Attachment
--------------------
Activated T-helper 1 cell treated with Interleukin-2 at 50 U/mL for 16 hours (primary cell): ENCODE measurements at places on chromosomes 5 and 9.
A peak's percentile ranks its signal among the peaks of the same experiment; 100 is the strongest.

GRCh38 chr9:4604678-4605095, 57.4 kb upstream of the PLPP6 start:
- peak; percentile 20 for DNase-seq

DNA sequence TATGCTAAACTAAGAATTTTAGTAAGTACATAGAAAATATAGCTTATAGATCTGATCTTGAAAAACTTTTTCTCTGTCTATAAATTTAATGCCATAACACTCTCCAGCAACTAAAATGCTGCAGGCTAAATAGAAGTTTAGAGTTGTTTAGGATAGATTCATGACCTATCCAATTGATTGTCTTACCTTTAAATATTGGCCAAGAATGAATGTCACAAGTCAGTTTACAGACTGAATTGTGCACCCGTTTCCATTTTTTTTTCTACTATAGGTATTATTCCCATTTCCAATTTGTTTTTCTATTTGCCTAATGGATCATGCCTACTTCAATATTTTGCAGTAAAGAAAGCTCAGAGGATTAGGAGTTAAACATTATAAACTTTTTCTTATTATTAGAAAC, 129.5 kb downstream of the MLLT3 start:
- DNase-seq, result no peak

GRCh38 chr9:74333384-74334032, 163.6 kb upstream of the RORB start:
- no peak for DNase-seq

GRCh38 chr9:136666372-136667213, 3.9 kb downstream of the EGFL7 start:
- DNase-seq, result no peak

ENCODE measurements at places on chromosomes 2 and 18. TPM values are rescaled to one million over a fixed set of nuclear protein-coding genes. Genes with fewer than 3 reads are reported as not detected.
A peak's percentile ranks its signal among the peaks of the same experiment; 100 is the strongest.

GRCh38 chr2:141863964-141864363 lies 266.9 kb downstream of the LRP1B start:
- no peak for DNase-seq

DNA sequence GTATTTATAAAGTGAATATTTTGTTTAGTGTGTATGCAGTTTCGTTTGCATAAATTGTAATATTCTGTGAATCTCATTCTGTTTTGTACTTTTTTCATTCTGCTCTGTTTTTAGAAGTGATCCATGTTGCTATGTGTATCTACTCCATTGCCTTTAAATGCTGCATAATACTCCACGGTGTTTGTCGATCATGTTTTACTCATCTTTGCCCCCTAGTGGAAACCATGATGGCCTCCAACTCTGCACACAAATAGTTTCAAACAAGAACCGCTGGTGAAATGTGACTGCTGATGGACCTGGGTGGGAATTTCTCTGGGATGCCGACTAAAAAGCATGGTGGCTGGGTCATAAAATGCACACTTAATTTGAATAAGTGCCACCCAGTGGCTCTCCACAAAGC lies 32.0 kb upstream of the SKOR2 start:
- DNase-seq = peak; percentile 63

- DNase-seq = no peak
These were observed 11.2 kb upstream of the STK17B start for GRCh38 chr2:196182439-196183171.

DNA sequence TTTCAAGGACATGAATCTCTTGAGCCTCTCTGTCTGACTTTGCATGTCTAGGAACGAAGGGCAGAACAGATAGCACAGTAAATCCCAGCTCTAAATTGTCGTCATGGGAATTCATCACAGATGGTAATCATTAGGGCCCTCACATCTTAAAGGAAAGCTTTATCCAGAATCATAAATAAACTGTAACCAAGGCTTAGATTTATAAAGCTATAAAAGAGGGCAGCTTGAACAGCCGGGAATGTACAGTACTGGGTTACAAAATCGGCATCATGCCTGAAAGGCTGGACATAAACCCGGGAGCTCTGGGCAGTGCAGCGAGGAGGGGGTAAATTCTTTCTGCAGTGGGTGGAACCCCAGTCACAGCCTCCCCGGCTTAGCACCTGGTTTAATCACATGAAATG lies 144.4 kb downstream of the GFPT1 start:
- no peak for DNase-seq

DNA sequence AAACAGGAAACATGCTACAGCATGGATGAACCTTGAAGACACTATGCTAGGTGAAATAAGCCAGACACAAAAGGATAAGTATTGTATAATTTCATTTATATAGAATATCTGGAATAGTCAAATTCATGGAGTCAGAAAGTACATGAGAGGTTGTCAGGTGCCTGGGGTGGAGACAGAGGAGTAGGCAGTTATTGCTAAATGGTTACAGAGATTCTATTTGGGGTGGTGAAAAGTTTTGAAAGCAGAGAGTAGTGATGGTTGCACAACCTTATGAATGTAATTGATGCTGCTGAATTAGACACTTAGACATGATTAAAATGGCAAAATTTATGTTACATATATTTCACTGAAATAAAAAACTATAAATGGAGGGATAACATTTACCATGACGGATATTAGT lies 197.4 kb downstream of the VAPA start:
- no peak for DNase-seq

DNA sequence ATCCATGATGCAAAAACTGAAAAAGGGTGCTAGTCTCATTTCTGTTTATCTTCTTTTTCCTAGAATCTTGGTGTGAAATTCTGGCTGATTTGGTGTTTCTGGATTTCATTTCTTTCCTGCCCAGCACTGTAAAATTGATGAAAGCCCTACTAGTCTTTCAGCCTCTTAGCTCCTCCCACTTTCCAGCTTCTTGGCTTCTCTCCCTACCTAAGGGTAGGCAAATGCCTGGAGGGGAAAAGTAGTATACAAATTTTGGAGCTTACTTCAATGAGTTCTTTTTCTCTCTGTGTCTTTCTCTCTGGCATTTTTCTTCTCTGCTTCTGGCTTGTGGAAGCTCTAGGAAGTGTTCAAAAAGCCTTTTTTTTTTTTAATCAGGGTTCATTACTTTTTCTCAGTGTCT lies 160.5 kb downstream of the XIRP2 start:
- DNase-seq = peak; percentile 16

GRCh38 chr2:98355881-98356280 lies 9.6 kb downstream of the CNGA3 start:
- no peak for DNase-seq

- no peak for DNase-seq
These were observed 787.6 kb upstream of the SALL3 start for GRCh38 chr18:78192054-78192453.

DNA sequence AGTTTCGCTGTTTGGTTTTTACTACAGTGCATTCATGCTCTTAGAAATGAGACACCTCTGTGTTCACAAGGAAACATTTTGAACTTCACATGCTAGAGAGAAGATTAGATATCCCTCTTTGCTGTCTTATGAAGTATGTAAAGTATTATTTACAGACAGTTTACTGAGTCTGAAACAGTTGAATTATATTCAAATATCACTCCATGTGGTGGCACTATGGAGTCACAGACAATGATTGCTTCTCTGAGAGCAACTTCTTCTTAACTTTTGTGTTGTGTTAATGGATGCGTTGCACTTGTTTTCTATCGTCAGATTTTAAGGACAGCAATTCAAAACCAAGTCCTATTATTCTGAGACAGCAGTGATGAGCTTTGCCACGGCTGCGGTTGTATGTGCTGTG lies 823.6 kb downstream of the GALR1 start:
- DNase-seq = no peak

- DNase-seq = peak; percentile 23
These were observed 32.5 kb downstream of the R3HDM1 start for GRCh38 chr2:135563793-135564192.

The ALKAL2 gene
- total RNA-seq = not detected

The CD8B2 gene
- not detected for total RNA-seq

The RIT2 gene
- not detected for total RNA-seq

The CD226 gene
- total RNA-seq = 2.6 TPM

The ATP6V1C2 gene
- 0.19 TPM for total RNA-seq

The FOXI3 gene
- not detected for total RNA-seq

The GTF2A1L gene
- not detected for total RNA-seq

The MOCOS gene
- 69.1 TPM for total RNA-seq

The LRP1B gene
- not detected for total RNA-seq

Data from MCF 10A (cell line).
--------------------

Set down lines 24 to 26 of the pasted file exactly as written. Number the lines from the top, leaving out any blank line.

- DNase-seq = peak; percentile 16

GRCh38 chr2:98355881-98356280 lies 9.6 kb downstream of the CNGA3 start:
- no peak for DNase-seq